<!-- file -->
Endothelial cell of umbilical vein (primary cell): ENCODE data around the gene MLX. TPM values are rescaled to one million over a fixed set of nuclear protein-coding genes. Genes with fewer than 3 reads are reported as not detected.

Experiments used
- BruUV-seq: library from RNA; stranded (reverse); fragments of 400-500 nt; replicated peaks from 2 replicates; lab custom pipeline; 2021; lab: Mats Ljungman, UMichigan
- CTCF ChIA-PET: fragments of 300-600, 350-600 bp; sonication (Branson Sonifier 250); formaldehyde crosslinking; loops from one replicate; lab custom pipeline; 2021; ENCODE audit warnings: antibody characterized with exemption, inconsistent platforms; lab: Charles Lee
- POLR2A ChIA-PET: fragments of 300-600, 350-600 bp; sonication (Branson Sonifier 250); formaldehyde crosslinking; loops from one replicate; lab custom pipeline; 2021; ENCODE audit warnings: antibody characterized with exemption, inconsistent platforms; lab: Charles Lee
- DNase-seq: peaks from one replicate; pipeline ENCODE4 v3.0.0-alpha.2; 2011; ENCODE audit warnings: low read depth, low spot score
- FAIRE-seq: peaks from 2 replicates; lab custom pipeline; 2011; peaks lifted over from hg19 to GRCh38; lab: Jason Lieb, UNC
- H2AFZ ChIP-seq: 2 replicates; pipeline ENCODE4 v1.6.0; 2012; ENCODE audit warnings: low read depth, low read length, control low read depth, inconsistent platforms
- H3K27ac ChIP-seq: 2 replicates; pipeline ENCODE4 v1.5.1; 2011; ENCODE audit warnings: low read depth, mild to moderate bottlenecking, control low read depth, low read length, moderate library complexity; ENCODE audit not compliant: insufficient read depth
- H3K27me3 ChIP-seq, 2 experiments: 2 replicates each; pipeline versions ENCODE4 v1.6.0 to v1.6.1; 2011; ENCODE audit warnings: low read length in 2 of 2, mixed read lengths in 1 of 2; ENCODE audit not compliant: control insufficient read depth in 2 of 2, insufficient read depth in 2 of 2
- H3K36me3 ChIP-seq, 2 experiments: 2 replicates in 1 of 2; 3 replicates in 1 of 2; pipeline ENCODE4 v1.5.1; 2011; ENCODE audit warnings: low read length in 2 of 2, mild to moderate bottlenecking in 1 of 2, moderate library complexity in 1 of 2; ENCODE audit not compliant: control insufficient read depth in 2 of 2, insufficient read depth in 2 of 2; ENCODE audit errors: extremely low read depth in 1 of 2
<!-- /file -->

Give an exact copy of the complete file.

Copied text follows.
Endothelial cell of umbilical vein (primary cell): ENCODE data around the gene MLX. TPM values are rescaled to one million over a fixed set of nuclear protein-coding genes. Genes with fewer than 3 reads are reported as not detected.

Experiments used
- BruUV-seq: library from RNA; stranded (reverse); fragments of 400-500 nt; replicated peaks from 2 replicates; lab custom pipeline; 2021; lab: Mats Ljungman, UMichigan
- CTCF ChIA-PET: fragments of 300-600, 350-600 bp; sonication (Branson Sonifier 250); formaldehyde crosslinking; loops from one replicate; lab custom pipeline; 2021; ENCODE audit warnings: antibody characterized with exemption, inconsistent platforms; lab: Charles Lee
- POLR2A ChIA-PET: fragments of 300-600, 350-600 bp; sonication (Branson Sonifier 250); formaldehyde crosslinking; loops from one replicate; lab custom pipeline; 2021; ENCODE audit warnings: antibody characterized with exemption, inconsistent platforms; lab: Charles Lee
- DNase-seq: peaks from one replicate; pipeline ENCODE4 v3.0.0-alpha.2; 2011; ENCODE audit warnings: low read depth, low spot score
- FAIRE-seq: peaks from 2 replicates; lab custom pipeline; 2011; peaks lifted over from hg19 to GRCh38; lab: Jason Lieb, UNC
- H2AFZ ChIP-seq: 2 replicates; pipeline ENCODE4 v1.6.0; 2012; ENCODE audit warnings: low read depth, low read length, control low read depth, inconsistent platforms
- H3K27ac ChIP-seq: 2 replicates; pipeline ENCODE4 v1.5.1; 2011; ENCODE audit warnings: low read depth, mild to moderate bottlenecking, control low read depth, low read length, moderate library complexity; ENCODE audit not compliant: insufficient read depth
- H3K27me3 ChIP-seq, 2 experiments: 2 replicates each; pipeline versions ENCODE4 v1.6.0 to v1.6.1; 2011; ENCODE audit warnings: low read length in 2 of 2, mixed read lengths in 1 of 2; ENCODE audit not compliant: control insufficient read depth in 2 of 2, insufficient read depth in 2 of 2
- H3K36me3 ChIP-seq, 2 experiments: 2 replicates in 1 of 2; 3 replicates in 1 of 2; pipeline ENCODE4 v1.5.1; 2011; ENCODE audit warnings: low read length in 2 of 2, mild to moderate bottlenecking in 1 of 2, moderate library complexity in 1 of 2; ENCODE audit not compliant: control insufficient read depth in 2 of 2, insufficient read depth in 2 of 2; ENCODE audit errors: extremely low read depth in 1 of 2